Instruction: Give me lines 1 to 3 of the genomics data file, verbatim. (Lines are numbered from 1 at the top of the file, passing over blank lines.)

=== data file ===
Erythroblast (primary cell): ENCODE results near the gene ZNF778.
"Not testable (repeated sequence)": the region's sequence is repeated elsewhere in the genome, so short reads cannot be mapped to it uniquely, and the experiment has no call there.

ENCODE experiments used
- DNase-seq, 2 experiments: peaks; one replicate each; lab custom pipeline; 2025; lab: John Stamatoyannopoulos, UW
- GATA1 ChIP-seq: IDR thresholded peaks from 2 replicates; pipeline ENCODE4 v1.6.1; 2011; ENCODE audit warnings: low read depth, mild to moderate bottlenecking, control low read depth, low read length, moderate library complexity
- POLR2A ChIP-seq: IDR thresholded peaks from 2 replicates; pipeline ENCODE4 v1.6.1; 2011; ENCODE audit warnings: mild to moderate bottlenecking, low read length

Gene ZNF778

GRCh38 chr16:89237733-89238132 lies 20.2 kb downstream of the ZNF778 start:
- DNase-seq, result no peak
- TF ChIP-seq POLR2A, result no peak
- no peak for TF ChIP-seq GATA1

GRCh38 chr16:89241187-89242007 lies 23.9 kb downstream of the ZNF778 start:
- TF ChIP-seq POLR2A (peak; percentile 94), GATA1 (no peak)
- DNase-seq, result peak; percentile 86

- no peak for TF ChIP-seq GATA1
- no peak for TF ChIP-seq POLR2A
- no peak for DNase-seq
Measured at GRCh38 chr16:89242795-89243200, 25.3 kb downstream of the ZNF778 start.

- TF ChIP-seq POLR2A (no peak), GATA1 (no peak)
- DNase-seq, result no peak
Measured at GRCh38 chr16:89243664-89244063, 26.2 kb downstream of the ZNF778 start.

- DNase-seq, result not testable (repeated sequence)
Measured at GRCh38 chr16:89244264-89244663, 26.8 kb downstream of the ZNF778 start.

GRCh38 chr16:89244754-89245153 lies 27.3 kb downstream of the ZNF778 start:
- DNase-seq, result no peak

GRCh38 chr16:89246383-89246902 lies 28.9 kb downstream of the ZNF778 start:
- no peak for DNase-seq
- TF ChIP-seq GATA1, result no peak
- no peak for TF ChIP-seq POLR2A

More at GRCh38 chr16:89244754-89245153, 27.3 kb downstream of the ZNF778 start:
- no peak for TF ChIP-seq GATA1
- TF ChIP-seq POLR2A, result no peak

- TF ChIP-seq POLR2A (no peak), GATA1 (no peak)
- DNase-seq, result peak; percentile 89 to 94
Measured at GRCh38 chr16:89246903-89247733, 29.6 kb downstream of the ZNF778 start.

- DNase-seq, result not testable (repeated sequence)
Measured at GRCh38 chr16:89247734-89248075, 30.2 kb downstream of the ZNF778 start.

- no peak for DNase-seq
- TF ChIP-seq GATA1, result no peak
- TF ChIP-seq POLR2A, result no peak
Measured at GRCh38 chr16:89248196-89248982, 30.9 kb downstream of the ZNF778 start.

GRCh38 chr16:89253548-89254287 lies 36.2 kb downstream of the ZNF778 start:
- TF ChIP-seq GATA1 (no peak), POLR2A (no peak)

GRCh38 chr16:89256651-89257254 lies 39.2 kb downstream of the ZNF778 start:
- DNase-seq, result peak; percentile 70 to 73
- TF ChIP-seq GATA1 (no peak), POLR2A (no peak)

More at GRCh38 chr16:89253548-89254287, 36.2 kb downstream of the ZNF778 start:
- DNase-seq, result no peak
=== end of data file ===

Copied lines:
Erythroblast (primary cell): ENCODE results near the gene ZNF778.
"Not testable (repeated sequence)": the region's sequence is repeated elsewhere in the genome, so short reads cannot be mapped to it uniquely, and the experiment has no call there.

ENCODE experiments used